Is this enough material to mount a challenge to Kagan’s nomination?  It is if the Republicans view opposition to be in their political interest. Frances Lee, a political scientist at Maryland, has recently written an interesting book titled Beyond Ideology:  Politics, Principles and Partisanship in the U.S. Senate in which she argues that in this era of strongly unified congressional parties, the electoral fortunes of both Democrats and Republicans are increasingly linked to the President’s ability to get his legislation through Congress.  Lee’s argument, I think, can be extended to a president’s judicial nominees.  As a party, Democrats benefit if Obama’s nominee is confirmed, and Republicans gain if her confirmation is blocked.  This means that as we head into the stretch run to the November midterm, Republicans are less likely to view Kagan’s nomination in terms of her judicial philosophy, since she isn’t likely to change the ideological balance on the Court in any case, and instead use the confirmation hearings as an opportunity to remind voters why Republicans offer a viable alternative to the Obama-led Democrats. The key question becomes how to frame their opposition. In my view, Kagan’s weakness is not her judicial record or paper trail – she doesn’t have much of one – or her ideology (most observers peg her as a pragmatic liberal but there’s a lot of squishiness here).  Instead, I think Republicans will attack her for being part of the northeast intellectual “elite” that lacks empathy with “ordinary” Americans across the country.  They will try to paint a picture of Kagan in which her upbringing, her professional life, her opposition to military recruitment and her F.O.O. (Friend of Obama) credentials will all be combined to portray her as a judge who will be out of touch with the interests of the “common people” living in Smalltown, USA.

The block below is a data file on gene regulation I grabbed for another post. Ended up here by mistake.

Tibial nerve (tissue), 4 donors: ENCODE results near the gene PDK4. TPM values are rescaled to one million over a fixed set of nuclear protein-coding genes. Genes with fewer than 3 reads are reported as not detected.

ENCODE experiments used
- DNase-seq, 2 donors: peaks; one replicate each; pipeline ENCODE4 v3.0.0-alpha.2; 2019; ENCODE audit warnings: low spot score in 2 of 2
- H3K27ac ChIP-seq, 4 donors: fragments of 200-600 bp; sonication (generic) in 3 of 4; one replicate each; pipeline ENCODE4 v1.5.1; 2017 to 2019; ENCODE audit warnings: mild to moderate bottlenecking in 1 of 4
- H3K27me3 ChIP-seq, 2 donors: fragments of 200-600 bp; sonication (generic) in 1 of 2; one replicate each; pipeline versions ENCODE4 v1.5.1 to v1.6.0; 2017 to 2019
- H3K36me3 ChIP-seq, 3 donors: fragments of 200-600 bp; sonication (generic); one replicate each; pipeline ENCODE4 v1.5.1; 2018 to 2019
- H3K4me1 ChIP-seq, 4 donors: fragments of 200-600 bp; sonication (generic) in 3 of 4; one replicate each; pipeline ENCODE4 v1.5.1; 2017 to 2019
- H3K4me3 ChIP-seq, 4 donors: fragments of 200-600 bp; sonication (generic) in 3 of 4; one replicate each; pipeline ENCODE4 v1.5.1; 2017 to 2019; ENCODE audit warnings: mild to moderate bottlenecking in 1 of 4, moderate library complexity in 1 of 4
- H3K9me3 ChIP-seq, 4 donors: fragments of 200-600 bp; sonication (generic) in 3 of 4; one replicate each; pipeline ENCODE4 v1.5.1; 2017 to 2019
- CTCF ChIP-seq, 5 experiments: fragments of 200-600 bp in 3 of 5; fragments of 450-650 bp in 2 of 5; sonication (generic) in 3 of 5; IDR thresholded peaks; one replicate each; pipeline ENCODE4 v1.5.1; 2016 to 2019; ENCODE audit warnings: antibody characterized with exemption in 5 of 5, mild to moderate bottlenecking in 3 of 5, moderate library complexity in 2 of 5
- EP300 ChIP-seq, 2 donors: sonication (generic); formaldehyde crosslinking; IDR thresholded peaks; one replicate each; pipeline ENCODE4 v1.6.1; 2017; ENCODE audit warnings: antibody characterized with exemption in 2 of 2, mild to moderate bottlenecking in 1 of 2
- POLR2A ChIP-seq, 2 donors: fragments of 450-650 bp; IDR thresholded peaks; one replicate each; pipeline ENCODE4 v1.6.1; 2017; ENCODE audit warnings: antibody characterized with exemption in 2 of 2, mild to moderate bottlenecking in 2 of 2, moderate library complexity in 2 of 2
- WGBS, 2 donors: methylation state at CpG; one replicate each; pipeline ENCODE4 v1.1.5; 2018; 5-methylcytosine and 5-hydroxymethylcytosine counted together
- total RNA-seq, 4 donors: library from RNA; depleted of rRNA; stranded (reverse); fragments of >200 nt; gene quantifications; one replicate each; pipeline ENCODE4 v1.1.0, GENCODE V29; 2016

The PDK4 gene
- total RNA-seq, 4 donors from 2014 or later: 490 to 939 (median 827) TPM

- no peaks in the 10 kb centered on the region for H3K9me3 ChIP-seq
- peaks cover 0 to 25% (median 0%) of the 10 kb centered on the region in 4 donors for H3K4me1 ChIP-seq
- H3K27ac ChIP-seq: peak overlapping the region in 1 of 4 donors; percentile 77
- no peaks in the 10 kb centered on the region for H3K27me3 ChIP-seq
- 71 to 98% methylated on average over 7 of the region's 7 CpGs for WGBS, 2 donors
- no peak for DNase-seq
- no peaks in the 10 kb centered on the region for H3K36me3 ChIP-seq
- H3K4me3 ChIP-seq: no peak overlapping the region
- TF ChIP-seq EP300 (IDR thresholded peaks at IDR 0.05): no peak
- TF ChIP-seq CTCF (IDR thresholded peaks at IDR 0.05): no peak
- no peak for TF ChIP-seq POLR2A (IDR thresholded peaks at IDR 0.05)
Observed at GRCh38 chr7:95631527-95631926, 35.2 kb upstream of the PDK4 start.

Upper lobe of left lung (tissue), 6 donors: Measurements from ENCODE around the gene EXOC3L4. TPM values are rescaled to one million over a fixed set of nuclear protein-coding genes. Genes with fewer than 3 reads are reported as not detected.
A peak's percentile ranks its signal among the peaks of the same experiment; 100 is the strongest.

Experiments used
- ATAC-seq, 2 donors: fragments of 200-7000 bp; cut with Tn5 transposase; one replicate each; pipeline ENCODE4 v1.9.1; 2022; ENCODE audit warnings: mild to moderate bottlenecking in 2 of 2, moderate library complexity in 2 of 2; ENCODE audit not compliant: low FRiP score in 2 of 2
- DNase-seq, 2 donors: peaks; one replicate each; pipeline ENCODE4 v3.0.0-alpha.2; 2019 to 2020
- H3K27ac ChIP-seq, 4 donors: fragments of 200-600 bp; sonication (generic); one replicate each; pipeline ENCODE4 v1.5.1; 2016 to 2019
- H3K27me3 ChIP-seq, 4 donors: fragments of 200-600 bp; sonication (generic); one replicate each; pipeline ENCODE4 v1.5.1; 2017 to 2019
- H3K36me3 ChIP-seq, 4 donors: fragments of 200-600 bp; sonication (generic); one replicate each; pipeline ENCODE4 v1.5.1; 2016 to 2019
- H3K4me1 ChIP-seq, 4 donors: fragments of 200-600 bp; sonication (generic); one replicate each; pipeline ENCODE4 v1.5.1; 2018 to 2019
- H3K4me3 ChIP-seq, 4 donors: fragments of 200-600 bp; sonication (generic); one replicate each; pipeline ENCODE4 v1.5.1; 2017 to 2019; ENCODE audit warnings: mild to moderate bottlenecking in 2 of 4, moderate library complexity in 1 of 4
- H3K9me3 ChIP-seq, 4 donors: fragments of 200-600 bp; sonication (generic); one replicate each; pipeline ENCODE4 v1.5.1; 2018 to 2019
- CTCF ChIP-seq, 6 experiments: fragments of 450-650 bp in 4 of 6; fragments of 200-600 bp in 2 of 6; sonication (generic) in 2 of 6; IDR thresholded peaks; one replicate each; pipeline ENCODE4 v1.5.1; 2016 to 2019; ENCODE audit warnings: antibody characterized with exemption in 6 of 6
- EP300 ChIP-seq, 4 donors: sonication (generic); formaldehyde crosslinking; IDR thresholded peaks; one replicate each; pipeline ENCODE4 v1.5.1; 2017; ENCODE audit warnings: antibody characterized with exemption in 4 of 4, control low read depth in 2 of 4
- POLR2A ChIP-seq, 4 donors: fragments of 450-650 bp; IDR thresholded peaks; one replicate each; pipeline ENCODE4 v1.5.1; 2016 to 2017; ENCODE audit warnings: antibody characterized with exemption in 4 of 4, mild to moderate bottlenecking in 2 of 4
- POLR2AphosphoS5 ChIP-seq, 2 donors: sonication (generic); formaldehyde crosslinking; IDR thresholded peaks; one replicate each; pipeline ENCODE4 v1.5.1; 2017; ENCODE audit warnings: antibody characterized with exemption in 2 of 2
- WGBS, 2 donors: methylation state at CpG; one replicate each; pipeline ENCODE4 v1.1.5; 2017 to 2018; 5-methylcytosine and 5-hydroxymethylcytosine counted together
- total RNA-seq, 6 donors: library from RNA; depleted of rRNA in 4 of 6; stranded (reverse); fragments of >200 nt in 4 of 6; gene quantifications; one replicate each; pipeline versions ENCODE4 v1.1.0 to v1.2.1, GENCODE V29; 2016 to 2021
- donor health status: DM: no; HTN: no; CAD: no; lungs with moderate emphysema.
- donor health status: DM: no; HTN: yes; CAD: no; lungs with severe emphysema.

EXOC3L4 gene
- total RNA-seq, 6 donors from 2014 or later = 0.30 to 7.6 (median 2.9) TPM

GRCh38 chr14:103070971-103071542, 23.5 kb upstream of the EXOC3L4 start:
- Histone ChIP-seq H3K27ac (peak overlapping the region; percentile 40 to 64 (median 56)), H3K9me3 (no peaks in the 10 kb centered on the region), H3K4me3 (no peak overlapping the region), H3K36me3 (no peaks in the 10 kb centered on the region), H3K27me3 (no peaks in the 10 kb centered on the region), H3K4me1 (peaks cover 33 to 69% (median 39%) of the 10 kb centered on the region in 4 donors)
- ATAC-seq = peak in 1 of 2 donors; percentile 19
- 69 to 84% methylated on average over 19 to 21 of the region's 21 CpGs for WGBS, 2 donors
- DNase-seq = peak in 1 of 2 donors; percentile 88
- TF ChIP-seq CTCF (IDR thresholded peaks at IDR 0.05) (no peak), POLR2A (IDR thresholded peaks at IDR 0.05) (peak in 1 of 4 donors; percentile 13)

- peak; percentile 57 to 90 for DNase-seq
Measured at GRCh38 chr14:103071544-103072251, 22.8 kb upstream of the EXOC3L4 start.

Will such a strategy work?  Recall that Sonia Sotomayor was confirmed with a vote of 68-31. All Democrats who voted supported her. Nine Republicans, listed here, also voted for Sotomayor, while 31 – including then Republican Arlen Specter, opposed her.  I’m assuming that no Republicans who opposed Sotomayor will vote for Kagan.  That leaves the nine Republicans listed here as potential swing votes.

Republicans Voting to Confirm Sotomayor

Sen. Lindsey Graham (S.C.)
Sen. Lamar Alexander (Tenn.)
Sen. Christopher Bond (Mo.)
Sen. Susan Collins (Maine)
Sen. Olympia Snowe (Maine)
Sen. Richard Lugar (Ind.)
Sen. Mel Martinez (Fla.)
Sen. Judd Gregg (N.H.)
Sen. George Voinovich (Ohio)

As a woman and an Hispanic, it was hard for moderate Republicans to vote against Sotomayor.  I think it will be easier for some of them to oppose Kagan, so I expect the Republican “no votes” to increase above 31.  How much above?  I’ll set the over/under at  35 votes (all Republican) in opposition.

Ok, it’s time to weigh in.  Give me your thoughts on the Kagan selection, and the likely number of votes in opposition to her confirmation.

As usual, an “It’s the Fundamentals, Stupid!” Presidential Power t-shirt – modeled here by Mike Norris, a previous contest winner – is at stake. (Notice the “Thanks Teddy” poster in the background of Mike’s picture – undoubtedly a reference to Teddy Williams, the great Red Sox outfielder).  In case of ties the winner will be determined by a coin flip.


Contest open until Friday – get your votes in!


  1. I’ll set my bid at 37 against, and 63 for.

    Since it’s relatively close to re-election, we might see the Republicans opposition/voting block stronger.

    Also, she has some controversy on whether or not she supports gay marriage, which might be difficult for some Republicans to accept.

  2. I’m going to guess 34 votes against, as I agree that Kagan’s nomination will be more contentious than Sotomayor’s, but perhaps not much more as she seems likely to be less liberal than Stevens, whom she’s replacing.

  3. This is a wild guess, but I’m going to say she’s confirmed 58-42. I think the Republicans will be strong against her and the two areas of concern may be free speech and the 2nd amendment. There are several Democratic areas (PA, MN, WI, etc. where that’s poison. A wild guess but why not?